by: Ms Josephine Cuneta
From: The Wall Street Journal (November 25, 2013) Q & A: Philippine Lessons in Post-Disaster Recovery
The rush has begun to rebuild parts of the Philippines destroyed by Typhoon Haiyan, the deadliest typhoon ever to hit the country. More than 5,200 people have died and at least 4 million have been displaced. The United Nations’ Office of Coordination for Humanitarian Affairs says 2.5 million people are in need of food aid, and millions of children are in danger of acute malnutrition.
Since the storm struck two weeks ago, on Nov. 8, many disaster relief experts have poured into the country, along with aid supplies and money. At the same time, Filipinos who have responded to past recovery efforts in this disaster-prone country are again chipping in.
To better understand some of the lessons from previous natural catastrophes, The Wall Street Journal spoke to former Maj. Gen. Carlos Holganza, who oversaw several post-disaster infrastructure and community development projects during his 38 years in the Philippine Armed Forces. He shared his thoughts via e-mail.
WSJ: How are you currently involved with the relief and recovery effort, and can you tell us a bit about your past experience providing post-disaster relief in the Philippines?
Mr. Holganza: I was the AFP’s operations chief when the twin typhoons Ondoy and Pepeng flooded vast areas of Metro Manila and Luzon in 2009. We were in the thick of the massive relief and rehab operation initiated at that time. I was also the National Development Support Command commander when Typhoon Sendong devastated Cagayan de Oro and Iligan in 2011. NADESCOM [the army’s main development arm] then was not just involved in providing crucial water systems for the relief ops, we were heavily involved in the immediate repair and clean-up of roads and bridges, retrieval ops, construction of evacuation centers and resettlement areas.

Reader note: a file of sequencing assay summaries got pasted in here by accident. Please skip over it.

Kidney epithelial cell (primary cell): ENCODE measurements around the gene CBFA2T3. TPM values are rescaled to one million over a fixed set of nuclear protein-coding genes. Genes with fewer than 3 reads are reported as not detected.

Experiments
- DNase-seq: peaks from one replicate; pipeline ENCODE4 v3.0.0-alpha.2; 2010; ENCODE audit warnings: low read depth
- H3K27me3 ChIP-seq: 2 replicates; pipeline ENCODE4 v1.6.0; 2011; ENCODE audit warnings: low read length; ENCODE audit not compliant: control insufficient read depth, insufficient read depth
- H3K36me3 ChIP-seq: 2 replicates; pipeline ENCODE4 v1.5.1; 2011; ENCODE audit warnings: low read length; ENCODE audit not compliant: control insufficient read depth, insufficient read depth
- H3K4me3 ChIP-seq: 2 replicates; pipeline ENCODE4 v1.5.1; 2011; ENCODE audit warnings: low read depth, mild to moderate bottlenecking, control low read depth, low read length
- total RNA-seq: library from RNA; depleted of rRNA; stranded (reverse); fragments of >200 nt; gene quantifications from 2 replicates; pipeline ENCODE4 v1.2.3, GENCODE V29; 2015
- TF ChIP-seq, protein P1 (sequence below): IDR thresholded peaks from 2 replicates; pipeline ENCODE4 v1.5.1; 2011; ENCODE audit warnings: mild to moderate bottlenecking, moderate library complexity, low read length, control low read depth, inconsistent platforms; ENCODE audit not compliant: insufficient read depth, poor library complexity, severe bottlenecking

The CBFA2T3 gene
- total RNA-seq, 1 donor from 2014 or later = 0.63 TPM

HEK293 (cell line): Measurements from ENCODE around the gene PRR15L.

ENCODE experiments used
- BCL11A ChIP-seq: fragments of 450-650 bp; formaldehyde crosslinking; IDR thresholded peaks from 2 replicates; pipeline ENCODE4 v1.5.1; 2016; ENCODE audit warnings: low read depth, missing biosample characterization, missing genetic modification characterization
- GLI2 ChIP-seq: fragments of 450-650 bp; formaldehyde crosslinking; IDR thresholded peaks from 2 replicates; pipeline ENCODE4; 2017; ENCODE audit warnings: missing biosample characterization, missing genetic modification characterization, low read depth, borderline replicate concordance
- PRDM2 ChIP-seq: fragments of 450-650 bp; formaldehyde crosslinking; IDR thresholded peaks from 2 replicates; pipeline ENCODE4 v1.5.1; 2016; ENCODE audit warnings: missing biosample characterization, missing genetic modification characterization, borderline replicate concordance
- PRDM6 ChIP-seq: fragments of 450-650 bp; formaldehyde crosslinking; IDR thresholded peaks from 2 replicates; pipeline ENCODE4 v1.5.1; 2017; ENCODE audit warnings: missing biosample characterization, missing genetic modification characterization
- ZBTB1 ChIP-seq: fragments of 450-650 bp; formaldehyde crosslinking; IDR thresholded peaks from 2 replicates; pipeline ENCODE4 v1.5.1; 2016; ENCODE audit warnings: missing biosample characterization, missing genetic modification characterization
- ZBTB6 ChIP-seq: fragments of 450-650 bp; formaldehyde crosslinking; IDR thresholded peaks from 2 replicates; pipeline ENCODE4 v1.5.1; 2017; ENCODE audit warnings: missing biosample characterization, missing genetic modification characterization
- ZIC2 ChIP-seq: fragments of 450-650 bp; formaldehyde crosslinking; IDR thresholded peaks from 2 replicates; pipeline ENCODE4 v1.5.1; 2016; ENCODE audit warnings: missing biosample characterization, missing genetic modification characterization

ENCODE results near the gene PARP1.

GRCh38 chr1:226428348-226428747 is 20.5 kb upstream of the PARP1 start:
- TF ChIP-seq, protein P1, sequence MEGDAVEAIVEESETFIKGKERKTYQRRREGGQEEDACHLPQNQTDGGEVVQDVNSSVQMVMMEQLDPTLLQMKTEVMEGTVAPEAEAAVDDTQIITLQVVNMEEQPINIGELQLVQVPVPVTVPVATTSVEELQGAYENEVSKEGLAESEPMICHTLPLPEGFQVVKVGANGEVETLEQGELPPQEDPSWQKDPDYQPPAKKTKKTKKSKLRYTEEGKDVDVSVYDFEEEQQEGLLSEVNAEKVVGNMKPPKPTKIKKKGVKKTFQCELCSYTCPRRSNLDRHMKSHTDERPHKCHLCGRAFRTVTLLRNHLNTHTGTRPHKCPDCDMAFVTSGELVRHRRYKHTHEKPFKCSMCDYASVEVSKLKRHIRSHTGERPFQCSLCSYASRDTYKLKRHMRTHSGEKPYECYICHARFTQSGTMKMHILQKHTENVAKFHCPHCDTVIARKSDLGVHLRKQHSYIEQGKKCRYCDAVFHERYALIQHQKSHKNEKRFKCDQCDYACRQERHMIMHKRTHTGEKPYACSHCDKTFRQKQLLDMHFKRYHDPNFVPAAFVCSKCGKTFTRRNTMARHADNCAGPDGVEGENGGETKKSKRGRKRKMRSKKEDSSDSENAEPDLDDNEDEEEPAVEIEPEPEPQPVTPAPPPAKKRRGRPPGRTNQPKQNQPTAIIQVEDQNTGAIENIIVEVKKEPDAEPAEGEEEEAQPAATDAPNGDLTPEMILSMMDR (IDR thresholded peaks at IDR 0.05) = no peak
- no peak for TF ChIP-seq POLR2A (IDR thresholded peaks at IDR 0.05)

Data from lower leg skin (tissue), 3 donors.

My efforts have been purely through initiatives of private groups. The views here are based on my observations, readings and discussions with people on the ground.
WSJ: Aid distribution following Haiyan has been slow, why? Is it because of problems with logistics, coordination or just because the need is so great?
Mr. Holganza: At first, I had argued that this was a case of overwhelming needs. I must say now that it is a case of all three, and more.
On logistics. At the seaport of Matnog, in the Bicol region, [lines of] vehicles filled with relief goods have stretched [for] up to 10 miles … [because] there weren’t enough barges to bring them across the strait. The government should have been able to immediately utilize private company barges for this purpose. Still, the logistics of bringing relief to an archipelago like the Philippines is quite challenging.
On coordination. The destruction/absence of communication facilities made coordination a big challenge. The government should have had redundant systems to ensure no communication breakdown would hamper any project or activity. If they were destroyed as well, then government should have moved swiftly to restore these.
Other factors: Politics. The fact that the mayor of Tacloban comes from the Marcos camp [a political rival to current President Benigno Aquino III] became a stumbling block. People have developed a great distrust for government, especially in the light of massive corruption at the national level. Stories of grandstanding politicians, repacking of relief goods ready for distribution, etc. make matters even worse.
On other needs and initiatives. The [Department of Energy] DOE should have immediately studied and reallocated power barges to help restore order in the beleaguered government centers, and the [Department of National Defense] DND could have immediately sent additional troops into these areas. If tattoo artists can provide free tattoos as incentives for those willing to provide donations, I can’t see how our big government institutions can’t be as creative as that.